I believe there are other evidentialists liking this video long side of the Atheists evidentialists:
Other commentators certainly have.
One person even made a video responding with a few objections:
So the "evidentialist" atheist saw some of these objections and then attempted to defend evidentialism:
Firstly a small comment. The atheist asserts he is not making whatever assumptions he would like and then mentions assumptions he would like to make but is not. However this only proves he is making less assumptions than he would like to be, but he is still making a number of assumption that he does like. He contrasts himself with Theist Evidentialists who make a number of assumptions they would like, but less assumptions than they want. However none of this shows one assumption is better than another, which ought to be the case.
I post these two videos as an example of a good model to show how reality is oft assumed and represented in an evidenced based conversation in general. It is nearly always assumed that the burden of proof is on the one who makes an assertion (positive statement) therefore requiring evidence which is justification for possessing knowledge. Rather humans should begin on any possible common ground which would begin with axioms, properly warranted beliefs. It is often mistakenly assumed as a general rule of thumb that all beliefs require justification. There are millions of Christians who share a similar epistemology to our atheist friend sometimes unknowingly adopting evidentialism as the ipso facto approach or methodology to pursue in a productive dialogue or conversation with an atheist, or even a sound epistemology in general for those Christians who are aware of it.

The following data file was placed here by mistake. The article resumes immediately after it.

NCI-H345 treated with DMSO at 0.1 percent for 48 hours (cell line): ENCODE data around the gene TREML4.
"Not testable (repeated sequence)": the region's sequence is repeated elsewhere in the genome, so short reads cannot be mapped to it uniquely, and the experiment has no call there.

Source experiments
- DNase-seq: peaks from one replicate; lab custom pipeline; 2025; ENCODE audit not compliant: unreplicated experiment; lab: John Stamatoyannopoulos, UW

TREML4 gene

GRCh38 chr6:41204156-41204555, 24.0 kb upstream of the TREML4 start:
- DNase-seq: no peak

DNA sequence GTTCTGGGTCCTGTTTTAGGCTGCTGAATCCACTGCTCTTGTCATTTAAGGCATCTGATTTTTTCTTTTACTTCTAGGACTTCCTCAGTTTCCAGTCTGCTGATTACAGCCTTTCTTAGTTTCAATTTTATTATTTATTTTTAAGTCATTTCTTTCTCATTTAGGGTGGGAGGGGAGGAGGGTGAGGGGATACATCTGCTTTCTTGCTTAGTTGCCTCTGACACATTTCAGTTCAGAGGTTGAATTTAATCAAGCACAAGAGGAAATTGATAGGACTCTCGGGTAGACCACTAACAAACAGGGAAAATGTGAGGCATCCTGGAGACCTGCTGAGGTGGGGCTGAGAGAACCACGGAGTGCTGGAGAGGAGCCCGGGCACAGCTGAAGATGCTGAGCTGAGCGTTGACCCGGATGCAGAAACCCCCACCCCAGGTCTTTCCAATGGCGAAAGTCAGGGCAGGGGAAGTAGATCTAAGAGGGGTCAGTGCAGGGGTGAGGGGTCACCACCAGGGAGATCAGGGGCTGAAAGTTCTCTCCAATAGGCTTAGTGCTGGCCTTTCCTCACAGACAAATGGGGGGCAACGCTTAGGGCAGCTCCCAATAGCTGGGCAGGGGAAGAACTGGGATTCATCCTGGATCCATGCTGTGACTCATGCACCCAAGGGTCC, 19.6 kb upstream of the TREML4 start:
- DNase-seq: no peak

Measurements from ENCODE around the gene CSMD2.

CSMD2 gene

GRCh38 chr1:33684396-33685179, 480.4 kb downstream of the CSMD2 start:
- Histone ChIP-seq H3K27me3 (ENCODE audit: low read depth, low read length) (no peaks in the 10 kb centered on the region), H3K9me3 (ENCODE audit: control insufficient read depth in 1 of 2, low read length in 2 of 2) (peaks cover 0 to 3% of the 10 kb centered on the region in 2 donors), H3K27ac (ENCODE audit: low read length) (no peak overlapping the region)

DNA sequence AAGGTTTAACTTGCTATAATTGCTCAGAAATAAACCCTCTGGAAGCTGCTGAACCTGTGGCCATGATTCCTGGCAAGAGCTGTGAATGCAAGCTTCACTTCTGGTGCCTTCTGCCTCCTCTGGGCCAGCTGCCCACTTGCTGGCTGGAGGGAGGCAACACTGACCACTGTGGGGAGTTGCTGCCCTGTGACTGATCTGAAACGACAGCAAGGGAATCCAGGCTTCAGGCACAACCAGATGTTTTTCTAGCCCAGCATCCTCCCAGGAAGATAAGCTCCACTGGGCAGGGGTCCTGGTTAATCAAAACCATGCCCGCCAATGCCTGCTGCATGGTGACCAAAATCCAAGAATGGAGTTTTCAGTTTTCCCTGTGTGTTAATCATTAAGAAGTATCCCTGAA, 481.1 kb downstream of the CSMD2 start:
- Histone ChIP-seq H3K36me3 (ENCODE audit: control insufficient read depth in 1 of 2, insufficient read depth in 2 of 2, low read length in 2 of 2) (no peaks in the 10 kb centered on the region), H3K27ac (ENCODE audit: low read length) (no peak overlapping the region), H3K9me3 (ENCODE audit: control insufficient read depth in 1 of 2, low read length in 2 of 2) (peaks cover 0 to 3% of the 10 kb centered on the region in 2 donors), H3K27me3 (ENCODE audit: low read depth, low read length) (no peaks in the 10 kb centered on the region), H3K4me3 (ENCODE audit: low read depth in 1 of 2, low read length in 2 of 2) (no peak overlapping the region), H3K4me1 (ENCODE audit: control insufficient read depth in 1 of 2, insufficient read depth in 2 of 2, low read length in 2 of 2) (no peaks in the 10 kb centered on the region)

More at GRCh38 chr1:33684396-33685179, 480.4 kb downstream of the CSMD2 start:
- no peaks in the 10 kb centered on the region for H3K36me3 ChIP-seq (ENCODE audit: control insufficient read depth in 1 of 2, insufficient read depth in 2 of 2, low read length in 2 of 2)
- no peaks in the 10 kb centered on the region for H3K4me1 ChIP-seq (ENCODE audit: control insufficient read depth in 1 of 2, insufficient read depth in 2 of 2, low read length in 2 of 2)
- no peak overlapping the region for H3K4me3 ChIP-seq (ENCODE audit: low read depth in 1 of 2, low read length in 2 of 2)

I remember as a sixteen year old teenager, being asked in one of my very first encounters with an atheist: "What evidence do you have for your God?". I immediately began to explain how the universe required a beginning and therefore a transcendental cause, how creation required a creator, how a painting requires a painter, how many things appear to be designed and therefore show us a designer.
What I didn't know consciously was that the swing of burden of proof was shifted and then committed unto me. What I didn't know was that certain special types of beliefs do not require justification and therefore can plainly be called assumptions or presuppositions. What I didn't know is that all humans had these kinds of beliefs either, yet most were unaware of them. As René Descartes stated some types of beliefs are "self-evident", or at-least many beliefs rest on unjustifiable meta-beliefs.
I presented you these two videos so not only do you get an idea of what attitude atheists in general
adopt in a conversation with a believer but the underlying epistemology they utilize which at times is unfortunately either knowingly or unknowingly adopted by the Christian Theist. Between the years 2008-2014 I would of been some what impressed with these videos as an atheist, as it appears (as the video suggests) that evidentialism is some what self evident, it's part of our make up, our cognitive psychology as humans, our daily experience. I would believe it's rational to make these kinds of necessary assumptions and believe that all humans ultimately must share in this process with me, that simply adding God on top was either unnecessary or superfluous. Together as humans we can all take on the most basic weak assumptions and build out way to the top from the bottom so to speak.